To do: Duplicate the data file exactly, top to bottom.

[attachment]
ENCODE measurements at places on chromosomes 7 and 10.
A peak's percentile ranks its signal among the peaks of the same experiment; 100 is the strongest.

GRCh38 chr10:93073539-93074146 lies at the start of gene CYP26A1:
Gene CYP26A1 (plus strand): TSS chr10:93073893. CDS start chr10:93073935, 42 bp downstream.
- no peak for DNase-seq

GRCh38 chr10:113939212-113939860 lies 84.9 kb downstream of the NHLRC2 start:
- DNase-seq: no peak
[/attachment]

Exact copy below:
ENCODE measurements at places on chromosomes 7 and 10.
A peak's percentile ranks its signal among the peaks of the same experiment; 100 is the strongest.

GRCh38 chr10:93073539-93074146 lies at the start of gene CYP26A1:
Gene CYP26A1 (plus strand): TSS chr10:93073893. CDS start chr10:93073935, 42 bp downstream.
- no peak for DNase-seq

GRCh38 chr10:113939212-113939860 lies 84.9 kb downstream of the NHLRC2 start:
- DNase-seq: no peak